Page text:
When editing, you listen to all parts of the recording for mistakes and correct them. This process involves playing the audio on repeat for as many times as you need to. You’ll notice when the notes and the timing are off as well. Additionally, you’ll hear some noises you were unaware of during the recording session.
Notably, this is where the multiple takes come most in handy. You can pull some parts from the other recordings and use them to correct mistakes in your main one. This may include replacing notes that don’t work for you. Additionally, you can use editing to remove unexpected noises such as a chair creaking.
Lastly, you may need to trim some sections of the recording if they don’t hold any musical information. Often the trimmed sections are at the beginning and end of the recording.
Once you’re done editing the individual recordings, you can then mix them. You set the levels of the various instruments in the recording and equalize them so that one sound doesn’t overpower the others. This is also where you add effects to suit the overall sound of the tune.
Depending on the number of sounds in the recording, this part of the process could be as simple as adding reverb, or it could be incredibly complicated. Mixing also involves adjusting levels in the various parts of the song. If done right, you put emphasis on particular instruments when you need to so the song has better balance.
Additionally, you can check for clipping throughout the whole song before you export it. If that checks out, ensure there’s enough headroom in the faders. This can be anywhere from 3-6dB of headroom. Your mastering engineer will thank you for this as it makes his work easier.
Next, make sure the sound is perfect by playing it on different devices. It could be your home theatre system, your phone, studio monitor speakers and more. If the sound checks out in all these devices, you should be good to go.
Lastly, ensure you export your song file in a lossless format. This way, it retains all the musical information from the mixing process. Your mastering engineer will also appreciate having more information to work with.
The last step is mastering the sound. For this, you may need to outsource and get a more experienced mastering engineer. The goal is to polish up the audio to make it more acceptable to audiences. As such, the engineer will play around with EQ and the levels to see if any part of the song can be improved.
Also, since the engineer wasn’t around when you were recording editing and mixing, they will be unbiased towards your sound. Consequently, they will find it much easier to catch mistakes and correct them. By the time the audio is sent back to you, it will be ready even for radio.
Additionally, there are automated services that can take on the job of mastering your audio. Since they are just algorithms, they might not pick up on some of the issues humans can. However, if you want a quick turnaround to your project, this is the way to go.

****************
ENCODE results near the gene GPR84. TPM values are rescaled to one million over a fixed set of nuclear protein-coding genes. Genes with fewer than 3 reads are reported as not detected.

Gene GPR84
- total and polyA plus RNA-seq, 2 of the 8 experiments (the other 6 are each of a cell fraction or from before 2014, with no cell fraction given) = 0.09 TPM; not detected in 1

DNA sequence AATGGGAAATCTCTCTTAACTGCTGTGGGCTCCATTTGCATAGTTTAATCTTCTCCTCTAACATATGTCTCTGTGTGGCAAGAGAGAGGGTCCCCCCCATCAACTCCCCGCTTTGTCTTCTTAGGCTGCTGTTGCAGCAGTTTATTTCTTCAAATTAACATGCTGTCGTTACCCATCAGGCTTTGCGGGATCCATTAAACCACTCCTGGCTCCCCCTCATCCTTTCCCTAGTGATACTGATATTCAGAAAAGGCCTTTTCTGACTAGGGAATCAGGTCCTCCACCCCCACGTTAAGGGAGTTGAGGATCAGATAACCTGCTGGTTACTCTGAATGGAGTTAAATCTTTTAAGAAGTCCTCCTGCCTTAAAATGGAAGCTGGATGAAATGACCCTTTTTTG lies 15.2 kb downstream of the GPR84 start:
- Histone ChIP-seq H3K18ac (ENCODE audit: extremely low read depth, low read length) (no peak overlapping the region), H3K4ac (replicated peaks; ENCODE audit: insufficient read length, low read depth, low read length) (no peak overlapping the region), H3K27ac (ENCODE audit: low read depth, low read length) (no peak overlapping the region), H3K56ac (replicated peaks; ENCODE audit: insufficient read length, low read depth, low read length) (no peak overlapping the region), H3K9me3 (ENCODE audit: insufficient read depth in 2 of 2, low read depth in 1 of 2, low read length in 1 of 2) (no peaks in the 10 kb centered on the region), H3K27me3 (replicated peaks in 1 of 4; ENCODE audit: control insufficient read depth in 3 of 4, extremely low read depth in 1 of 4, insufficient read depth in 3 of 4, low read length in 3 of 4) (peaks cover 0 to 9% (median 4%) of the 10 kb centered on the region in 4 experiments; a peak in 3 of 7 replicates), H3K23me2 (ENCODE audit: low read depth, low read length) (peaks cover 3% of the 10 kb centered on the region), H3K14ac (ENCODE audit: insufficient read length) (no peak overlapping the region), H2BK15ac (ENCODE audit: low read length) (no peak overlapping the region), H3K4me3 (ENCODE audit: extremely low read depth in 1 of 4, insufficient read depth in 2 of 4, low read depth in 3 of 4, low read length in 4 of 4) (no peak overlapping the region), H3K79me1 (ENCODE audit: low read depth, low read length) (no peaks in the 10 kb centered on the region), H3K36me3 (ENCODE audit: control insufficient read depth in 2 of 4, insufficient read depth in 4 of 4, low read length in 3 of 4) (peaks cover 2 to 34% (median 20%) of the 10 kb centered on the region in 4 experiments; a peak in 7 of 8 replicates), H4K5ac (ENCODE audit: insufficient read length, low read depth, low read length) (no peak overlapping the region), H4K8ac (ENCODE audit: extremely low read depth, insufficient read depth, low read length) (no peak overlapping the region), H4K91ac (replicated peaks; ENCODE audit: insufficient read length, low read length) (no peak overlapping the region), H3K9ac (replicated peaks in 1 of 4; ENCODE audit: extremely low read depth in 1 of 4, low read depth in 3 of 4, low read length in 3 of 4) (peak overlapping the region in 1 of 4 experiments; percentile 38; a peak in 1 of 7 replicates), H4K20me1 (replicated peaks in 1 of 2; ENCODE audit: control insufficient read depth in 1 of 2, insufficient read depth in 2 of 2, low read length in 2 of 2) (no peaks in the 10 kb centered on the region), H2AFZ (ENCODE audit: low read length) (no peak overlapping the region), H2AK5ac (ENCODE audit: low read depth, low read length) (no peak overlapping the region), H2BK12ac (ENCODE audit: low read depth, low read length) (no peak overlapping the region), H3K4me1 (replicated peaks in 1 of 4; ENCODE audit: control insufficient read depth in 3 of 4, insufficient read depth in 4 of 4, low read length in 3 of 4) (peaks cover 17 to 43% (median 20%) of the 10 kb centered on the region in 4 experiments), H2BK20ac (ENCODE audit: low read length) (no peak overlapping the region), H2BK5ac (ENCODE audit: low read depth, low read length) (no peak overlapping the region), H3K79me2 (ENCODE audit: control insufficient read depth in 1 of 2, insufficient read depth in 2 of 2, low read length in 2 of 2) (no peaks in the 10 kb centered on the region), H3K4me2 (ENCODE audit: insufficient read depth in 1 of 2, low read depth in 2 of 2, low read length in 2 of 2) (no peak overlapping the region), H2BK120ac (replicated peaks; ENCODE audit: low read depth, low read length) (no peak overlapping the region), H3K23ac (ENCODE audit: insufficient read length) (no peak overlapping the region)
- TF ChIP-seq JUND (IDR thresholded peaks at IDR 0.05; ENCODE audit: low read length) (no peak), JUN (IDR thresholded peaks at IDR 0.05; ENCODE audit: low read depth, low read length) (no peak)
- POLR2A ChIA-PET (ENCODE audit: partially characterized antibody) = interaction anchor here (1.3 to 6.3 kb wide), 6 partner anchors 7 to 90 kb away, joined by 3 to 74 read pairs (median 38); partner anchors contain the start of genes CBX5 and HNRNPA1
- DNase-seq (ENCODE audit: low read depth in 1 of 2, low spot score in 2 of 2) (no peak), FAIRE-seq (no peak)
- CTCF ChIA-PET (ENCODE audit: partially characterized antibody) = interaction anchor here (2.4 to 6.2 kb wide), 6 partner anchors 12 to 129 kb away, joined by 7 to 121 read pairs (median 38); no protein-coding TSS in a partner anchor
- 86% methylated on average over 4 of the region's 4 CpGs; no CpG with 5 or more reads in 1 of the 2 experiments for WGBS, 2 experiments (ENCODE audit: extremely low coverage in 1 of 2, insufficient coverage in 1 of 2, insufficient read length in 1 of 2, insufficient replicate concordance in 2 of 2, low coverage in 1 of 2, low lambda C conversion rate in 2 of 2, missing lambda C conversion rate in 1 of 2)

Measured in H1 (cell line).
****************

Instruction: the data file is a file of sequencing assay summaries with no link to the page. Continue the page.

Your human mastering engineer may have backlogged projects and thus may take a while before they actually start working on yours. On the other hand, the algorithm can likely start working on yours as soon as it receives it.
If you don’t have the budget for a mastering engineer whether as a human or an algorithm, you may need to settle for doing it yourself. For this, your room has to have impeccable acoustics. This is so the song doesn’t end up sounding good in your mixing room but bad everywhere else. As such, investing in some acoustic panels may serve you well in the long run.
If you still don’t have enough money for that, the next best thing is a high-quality pair of headphones. Notably, there is headphone compensation software available that should make your headphones sound like you’re in a room.
Once you have that in place, the next logical step is to take a break from the song to get the mix out of your head. It could be a day, two or even a few months. This will allow you to have fresh ears the next time you listen to it. The longer your break, the better.
Get a reference track of a song you think is well mastered and listen to it. This will give you a reference point on what a well-mastered song sounds like. After that, listen to your track for the first time and note down any mistakes you might notice. This may be in terms of the high end, the low end, and all other aspects of the track.
You may then listen to the track a few more times although you’ll note you’re not catching as many mistakes as the first time. You can even use reference tracks to check for things you don’t hear in your track that you would like to add.
Additionally, looking at a graphic analyzer may help you pick up on some things you don’t notice with your ears. After that, add some compression to the tracks to control the dynamics. Be careful not to overdo this.
Next, you can start correcting all the mistakes by using EQ and a multiband compressor. Notably, you’ll rarely ever have to use the latter, but it is a powerful tool if needed. You can enhance the mix if you need to where you’ll tweak the saturation, stereo widening and volume automation.
Finally, you limit your song, so it sounds even louder. Of course, you’ll have to do a last round of checks to confirm everything is in order. Admittedly, mastering seems incredibly complex, which is why we recommend going to a professional in the first place. However, once you learn to do it well, you can save yourself lots of money in the long run.
As shown above, some parts of recording an acoustic guitar are challenging while others are not. That said, if you get the hang of it, you could save some money and grow exponentially as a musician. Also, now that you know exactly how to record acoustic guitars, you can decide whether going to a professional studio is worth it or not.